Couples Evade Discussing STI Testing
It is safe to say that most individuals are informed about the risks relating to sexually transmitted infections (STIs) and how they can be prevented or treated. Whilst this shift in knowledge can be attributed to increasing attention in educational settings as well as media, it cannot be argued that the importance of this message will always translate into personal relationships. This was recently supported by a study that received significant attention at a health conference in USA.
The study, which was conducted in the Center for Sexual Health Promotion at Indiana University, suggested that there is a divergence between talking about (STIs) in public than it is in private. The findings were then presented at the American Public Health Association’s annual meeting at the beginning of November. Overall, the study included 181 participants who completed an online questionnaire. All the participants reported to be sexually active and considered their ethnicity to be white. The average age of the sample was 26 and the majority reported high educational attainment. Whilst several findings emerged from the data, including participants admitting to deceiving their partners about their sexual past and rarely getting tested with casual partners, the result that received the most attention were the findings that very few of the participants had discussed testing for STIs with a long-term monogamous partner. As a result of this, the researchers urged that more innovative strategies are utilised to research this field.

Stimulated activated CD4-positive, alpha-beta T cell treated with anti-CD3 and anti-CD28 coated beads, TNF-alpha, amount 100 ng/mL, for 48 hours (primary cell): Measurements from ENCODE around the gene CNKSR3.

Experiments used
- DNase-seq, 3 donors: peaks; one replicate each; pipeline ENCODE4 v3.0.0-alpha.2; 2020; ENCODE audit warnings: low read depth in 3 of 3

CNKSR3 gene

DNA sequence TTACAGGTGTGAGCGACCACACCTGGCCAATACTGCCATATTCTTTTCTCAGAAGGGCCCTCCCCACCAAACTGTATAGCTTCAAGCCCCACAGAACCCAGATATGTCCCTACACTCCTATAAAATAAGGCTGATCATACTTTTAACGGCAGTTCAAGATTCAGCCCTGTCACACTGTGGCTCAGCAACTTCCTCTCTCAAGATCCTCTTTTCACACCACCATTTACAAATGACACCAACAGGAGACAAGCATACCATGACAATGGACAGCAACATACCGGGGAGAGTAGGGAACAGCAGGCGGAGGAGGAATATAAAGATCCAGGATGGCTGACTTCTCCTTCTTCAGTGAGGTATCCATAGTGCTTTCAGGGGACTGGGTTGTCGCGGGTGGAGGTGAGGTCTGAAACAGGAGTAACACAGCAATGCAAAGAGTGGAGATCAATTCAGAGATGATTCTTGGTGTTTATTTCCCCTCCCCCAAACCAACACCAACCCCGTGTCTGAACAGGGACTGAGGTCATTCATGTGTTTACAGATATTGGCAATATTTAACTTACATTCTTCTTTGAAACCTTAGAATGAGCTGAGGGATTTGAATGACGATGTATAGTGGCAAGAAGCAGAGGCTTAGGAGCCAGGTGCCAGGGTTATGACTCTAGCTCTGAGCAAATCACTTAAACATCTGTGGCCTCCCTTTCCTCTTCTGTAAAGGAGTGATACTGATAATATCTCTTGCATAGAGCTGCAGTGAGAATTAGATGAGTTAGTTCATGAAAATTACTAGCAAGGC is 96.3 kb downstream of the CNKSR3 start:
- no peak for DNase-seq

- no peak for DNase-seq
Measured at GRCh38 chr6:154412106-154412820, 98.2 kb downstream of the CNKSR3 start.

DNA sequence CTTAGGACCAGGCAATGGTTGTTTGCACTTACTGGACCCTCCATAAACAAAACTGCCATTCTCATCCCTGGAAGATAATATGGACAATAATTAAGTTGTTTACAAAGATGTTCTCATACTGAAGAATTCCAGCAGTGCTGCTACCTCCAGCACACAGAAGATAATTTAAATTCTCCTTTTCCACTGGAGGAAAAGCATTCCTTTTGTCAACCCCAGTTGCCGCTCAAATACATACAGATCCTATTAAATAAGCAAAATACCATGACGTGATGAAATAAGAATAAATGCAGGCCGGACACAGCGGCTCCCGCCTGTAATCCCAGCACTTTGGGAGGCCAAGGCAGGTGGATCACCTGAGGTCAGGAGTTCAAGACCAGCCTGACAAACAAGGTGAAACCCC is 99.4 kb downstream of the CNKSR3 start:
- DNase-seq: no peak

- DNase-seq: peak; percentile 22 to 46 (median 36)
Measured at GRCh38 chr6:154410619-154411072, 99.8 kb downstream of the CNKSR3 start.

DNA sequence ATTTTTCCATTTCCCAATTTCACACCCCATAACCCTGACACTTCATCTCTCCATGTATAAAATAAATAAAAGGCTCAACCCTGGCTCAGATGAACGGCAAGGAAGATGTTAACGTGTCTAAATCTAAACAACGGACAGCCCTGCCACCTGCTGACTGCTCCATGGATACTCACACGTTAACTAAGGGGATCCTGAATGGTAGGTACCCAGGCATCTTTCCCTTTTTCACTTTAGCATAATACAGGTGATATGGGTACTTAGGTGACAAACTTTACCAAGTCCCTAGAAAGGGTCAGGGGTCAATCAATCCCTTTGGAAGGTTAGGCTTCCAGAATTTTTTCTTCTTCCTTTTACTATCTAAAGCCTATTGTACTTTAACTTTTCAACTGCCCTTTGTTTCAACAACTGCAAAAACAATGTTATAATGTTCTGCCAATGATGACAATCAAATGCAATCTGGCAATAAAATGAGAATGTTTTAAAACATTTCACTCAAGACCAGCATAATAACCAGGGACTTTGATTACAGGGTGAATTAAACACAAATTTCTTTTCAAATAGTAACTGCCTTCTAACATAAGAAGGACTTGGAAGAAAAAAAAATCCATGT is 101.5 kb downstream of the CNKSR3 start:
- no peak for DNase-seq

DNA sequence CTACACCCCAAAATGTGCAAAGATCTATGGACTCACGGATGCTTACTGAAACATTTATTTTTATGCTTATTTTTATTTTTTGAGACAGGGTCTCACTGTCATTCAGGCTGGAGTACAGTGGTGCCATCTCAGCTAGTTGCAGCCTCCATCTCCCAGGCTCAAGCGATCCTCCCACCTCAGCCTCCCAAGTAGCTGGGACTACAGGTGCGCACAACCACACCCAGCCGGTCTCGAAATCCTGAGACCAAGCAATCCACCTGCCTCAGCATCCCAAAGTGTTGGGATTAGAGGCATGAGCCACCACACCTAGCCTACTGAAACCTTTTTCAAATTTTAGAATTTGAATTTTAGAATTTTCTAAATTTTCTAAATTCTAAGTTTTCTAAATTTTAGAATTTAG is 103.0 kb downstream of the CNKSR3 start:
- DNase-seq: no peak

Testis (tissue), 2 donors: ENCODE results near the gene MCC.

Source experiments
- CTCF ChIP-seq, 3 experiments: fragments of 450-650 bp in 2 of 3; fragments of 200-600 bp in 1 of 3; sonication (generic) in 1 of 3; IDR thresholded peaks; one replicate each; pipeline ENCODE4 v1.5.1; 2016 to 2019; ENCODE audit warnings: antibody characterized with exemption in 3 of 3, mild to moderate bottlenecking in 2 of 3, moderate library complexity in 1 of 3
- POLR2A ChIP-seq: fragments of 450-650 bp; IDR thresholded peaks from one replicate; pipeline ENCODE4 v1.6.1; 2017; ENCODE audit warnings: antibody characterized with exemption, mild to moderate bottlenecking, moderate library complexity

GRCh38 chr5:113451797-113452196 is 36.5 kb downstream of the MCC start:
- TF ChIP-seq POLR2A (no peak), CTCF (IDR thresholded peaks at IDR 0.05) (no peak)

These findings do not surprise us, as challenges in research concerning sexual health are well documented. Based on these findings it could be speculated that the conversation of sexual health matters does not come up either in casual or long-term relationships, mostly due to the stigma attached to it. However, it is worth bearing in mind that this is only a small study, with a sample limited not only in size but also in demographic diversity, where we have not been provided with evidence of controlling for various factors. Nevertheless, it brings up some interesting findings worth exploring in future research.
We came across this helpful resource that explains the reasons why it is important to discuss sexual health matters http://kidshealth.org/teen/sexual_health/stds/stds_talk.html